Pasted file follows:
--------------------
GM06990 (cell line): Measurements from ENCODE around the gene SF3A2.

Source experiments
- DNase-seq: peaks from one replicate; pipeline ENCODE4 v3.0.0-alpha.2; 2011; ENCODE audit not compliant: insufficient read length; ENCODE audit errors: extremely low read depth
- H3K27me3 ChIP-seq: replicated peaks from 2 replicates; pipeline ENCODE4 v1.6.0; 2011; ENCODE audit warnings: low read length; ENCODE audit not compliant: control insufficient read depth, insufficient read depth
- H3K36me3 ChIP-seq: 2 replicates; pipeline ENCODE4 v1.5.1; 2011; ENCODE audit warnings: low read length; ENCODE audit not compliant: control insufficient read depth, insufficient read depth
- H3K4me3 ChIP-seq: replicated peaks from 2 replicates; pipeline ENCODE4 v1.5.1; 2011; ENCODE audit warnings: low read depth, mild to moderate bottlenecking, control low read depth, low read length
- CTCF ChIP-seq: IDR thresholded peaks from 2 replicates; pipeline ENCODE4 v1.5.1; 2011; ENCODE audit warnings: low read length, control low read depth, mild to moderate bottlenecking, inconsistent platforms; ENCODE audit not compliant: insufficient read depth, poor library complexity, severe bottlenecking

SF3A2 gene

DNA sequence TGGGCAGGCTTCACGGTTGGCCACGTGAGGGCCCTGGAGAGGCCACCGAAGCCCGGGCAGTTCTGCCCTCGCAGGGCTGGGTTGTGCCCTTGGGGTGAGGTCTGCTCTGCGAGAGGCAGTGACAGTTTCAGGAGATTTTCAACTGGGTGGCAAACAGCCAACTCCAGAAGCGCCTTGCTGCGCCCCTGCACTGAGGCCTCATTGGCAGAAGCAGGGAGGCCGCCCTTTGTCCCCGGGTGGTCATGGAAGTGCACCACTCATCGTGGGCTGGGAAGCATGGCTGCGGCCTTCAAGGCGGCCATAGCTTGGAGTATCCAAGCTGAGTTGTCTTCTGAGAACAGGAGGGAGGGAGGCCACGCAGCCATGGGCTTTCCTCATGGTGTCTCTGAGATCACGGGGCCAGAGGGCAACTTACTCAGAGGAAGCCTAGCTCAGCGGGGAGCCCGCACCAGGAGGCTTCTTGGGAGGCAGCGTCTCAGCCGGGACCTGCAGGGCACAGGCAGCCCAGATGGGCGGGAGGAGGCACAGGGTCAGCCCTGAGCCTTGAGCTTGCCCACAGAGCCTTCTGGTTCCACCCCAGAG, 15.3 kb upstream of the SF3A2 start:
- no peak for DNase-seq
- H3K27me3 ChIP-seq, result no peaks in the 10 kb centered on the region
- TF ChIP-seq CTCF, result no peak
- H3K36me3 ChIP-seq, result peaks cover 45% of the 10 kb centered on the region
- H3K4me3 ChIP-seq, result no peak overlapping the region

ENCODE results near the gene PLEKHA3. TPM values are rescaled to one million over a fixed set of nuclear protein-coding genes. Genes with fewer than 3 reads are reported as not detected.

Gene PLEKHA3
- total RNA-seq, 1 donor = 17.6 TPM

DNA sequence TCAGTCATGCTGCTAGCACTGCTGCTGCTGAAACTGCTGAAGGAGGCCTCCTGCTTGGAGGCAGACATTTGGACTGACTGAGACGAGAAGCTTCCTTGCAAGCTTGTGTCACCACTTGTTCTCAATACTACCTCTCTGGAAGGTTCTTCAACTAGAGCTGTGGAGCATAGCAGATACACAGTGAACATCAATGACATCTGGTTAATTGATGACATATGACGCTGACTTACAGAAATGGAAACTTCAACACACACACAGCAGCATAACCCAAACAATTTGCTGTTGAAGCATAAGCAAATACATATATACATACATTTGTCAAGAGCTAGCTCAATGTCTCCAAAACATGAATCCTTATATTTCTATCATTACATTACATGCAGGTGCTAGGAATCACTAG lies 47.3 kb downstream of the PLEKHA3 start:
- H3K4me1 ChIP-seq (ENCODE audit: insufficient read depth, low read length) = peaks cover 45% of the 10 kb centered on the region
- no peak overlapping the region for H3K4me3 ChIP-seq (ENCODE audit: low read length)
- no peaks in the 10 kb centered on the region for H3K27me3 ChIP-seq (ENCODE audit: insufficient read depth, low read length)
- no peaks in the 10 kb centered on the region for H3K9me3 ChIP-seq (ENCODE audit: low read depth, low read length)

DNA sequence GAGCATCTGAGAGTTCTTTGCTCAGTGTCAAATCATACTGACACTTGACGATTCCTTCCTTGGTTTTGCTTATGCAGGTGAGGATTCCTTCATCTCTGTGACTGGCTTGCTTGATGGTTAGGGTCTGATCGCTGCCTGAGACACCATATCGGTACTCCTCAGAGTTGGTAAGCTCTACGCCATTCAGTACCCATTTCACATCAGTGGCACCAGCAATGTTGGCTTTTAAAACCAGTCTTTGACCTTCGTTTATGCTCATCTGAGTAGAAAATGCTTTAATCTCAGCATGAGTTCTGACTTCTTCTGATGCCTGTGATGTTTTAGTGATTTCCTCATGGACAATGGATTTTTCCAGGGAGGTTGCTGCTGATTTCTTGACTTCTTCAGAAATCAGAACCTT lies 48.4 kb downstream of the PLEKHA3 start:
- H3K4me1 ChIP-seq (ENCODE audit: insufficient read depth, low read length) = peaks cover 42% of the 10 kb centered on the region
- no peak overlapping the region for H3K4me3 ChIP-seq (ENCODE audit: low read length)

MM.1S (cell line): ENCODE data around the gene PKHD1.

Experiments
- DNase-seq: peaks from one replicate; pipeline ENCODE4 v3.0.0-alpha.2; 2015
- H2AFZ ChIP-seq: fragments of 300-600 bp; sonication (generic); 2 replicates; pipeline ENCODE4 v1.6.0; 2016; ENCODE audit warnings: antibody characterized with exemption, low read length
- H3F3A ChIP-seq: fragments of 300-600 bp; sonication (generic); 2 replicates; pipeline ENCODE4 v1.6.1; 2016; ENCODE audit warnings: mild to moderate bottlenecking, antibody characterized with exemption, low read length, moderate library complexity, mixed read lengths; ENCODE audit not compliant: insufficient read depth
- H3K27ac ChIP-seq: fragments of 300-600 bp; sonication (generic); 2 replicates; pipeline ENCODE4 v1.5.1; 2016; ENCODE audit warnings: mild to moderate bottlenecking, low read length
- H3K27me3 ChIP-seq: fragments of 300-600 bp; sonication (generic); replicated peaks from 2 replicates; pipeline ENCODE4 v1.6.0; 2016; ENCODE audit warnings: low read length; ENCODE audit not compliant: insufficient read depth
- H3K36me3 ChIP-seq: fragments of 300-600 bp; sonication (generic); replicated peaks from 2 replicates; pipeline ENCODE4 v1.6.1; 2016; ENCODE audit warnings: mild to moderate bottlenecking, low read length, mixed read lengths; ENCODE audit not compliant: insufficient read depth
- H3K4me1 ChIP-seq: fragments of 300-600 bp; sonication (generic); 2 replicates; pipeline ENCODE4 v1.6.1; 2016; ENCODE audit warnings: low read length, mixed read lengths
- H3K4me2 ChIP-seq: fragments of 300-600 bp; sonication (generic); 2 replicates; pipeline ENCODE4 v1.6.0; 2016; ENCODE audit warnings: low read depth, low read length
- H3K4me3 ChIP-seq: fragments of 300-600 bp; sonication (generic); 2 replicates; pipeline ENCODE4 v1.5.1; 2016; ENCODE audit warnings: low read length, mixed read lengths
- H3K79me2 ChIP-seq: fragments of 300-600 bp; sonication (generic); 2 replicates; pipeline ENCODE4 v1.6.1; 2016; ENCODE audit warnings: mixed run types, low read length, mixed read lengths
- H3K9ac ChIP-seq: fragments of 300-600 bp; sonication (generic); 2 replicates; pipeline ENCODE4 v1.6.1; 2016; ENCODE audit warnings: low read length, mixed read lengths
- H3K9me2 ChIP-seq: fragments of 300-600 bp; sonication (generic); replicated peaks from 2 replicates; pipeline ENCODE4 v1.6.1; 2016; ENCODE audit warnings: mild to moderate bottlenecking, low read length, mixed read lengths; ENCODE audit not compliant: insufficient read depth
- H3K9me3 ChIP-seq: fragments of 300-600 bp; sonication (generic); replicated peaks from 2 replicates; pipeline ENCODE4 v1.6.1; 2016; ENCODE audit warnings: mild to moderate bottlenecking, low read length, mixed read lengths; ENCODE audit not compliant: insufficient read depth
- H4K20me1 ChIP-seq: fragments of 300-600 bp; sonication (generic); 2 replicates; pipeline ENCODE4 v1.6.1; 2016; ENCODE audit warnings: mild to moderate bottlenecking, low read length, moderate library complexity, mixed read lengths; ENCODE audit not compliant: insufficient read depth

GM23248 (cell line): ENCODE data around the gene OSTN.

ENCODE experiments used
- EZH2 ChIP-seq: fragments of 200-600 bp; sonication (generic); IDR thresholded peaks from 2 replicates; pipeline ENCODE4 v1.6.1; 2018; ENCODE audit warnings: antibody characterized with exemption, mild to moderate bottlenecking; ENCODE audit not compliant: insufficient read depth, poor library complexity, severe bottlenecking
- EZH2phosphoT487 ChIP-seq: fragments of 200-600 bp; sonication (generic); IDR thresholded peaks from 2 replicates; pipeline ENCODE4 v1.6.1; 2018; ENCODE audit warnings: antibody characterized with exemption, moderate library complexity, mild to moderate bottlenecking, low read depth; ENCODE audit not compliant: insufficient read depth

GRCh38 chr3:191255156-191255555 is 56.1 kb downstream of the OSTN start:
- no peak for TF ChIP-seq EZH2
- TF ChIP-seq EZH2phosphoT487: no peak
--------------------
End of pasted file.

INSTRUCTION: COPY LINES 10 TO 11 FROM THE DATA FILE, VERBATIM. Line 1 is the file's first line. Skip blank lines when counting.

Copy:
- no peak for DNase-seq
- H3K27me3 ChIP-seq, result no peaks in the 10 kb centered on the region